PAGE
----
( x1 -- x2 )

Invert all bits of x1, giving its logical inverse x2.

The word NOT was originally provided in Forth as a flag operator to make control structures readable. Under its intended usage the following two definitions would produce identical results:

: ONE ( flag -- )
   IF ." true" ELSE ." false" THEN ;

: TWO ( flag -- )
   NOT IF ." false" ELSE ." true" THEN ;

This was common usage prior to the Forth-83 Standard which redefined NOT as a cell-wide one's-complement operation, functionally equivalent to the phrase -1 XOR. At the same time, the data type manipulated by this word was changed from a flag to a cell-wide collection of bits and the standard value for true was changed from "1" (rightmost bit only set) to "-1" (all bits set). As these definitions of TRUE and NOT were incompatible with their previous definitions, many Forth users continue to rely on the old definitions. Hence both versions are in common use.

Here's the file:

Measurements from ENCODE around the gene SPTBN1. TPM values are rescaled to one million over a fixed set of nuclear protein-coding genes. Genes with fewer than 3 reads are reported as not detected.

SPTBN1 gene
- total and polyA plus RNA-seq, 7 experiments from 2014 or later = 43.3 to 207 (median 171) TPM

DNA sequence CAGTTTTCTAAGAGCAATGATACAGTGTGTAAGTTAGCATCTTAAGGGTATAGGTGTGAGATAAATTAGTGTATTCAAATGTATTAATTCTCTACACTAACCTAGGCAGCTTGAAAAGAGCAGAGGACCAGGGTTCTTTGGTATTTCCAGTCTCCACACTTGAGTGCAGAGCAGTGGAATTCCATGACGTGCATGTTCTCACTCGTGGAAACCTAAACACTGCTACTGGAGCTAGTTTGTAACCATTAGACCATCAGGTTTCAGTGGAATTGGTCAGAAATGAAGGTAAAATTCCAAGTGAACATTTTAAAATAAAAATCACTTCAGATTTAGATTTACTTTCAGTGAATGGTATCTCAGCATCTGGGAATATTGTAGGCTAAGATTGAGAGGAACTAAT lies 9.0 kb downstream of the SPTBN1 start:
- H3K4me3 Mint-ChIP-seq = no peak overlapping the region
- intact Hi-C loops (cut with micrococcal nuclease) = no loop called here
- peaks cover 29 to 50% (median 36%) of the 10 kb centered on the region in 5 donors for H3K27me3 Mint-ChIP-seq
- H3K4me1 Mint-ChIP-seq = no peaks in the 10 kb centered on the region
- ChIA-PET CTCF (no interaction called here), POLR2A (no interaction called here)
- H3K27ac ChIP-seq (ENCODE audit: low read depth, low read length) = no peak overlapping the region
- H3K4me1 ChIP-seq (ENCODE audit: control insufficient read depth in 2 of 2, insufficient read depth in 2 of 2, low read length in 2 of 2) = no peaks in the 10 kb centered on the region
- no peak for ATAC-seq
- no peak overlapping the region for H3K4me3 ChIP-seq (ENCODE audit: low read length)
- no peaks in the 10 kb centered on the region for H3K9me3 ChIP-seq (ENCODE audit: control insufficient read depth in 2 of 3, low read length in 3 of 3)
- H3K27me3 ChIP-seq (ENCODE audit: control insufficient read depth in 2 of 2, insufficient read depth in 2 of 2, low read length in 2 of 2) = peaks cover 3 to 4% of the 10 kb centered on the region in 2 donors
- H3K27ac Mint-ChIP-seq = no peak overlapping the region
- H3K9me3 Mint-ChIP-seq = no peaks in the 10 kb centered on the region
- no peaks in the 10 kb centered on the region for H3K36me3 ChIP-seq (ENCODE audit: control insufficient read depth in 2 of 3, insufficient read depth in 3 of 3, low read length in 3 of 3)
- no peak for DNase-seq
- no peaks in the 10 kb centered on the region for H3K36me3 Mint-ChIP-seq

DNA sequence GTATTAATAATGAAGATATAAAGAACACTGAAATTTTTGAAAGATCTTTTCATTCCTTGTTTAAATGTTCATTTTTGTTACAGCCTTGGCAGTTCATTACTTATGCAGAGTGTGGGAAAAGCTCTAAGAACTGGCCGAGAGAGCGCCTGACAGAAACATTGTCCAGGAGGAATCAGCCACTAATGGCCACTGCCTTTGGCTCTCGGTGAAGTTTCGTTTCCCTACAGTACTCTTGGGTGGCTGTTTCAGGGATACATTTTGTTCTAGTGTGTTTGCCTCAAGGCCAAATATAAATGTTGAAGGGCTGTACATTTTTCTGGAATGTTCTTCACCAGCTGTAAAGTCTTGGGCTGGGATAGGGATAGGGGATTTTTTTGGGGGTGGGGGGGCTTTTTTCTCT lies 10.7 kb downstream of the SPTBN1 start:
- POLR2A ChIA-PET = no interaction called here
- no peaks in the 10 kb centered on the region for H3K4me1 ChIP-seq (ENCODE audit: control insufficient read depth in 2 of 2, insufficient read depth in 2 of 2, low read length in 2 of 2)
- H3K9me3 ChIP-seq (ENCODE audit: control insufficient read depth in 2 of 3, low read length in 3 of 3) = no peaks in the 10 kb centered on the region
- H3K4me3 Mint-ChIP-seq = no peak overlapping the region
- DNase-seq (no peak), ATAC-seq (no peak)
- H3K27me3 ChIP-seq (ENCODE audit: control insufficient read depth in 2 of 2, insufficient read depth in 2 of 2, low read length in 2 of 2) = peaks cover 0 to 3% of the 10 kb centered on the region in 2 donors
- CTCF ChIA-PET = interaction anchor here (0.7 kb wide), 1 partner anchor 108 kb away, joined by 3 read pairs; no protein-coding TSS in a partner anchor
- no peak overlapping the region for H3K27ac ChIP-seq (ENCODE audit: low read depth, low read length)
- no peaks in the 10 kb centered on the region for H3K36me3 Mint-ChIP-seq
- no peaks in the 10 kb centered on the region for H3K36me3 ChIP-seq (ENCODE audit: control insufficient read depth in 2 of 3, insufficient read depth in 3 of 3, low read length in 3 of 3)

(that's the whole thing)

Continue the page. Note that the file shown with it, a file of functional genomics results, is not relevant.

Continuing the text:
Therefore, usage of NOT cannot be standardized at this time. The two traditional meanings of NOT — that of negating the sense of a flag and that of doing a one's complement operation — are made available by 0= and INVERT, respectively.

T{ 0S INVERT -> 1S }T
T{ 1S INVERT -> 0S }T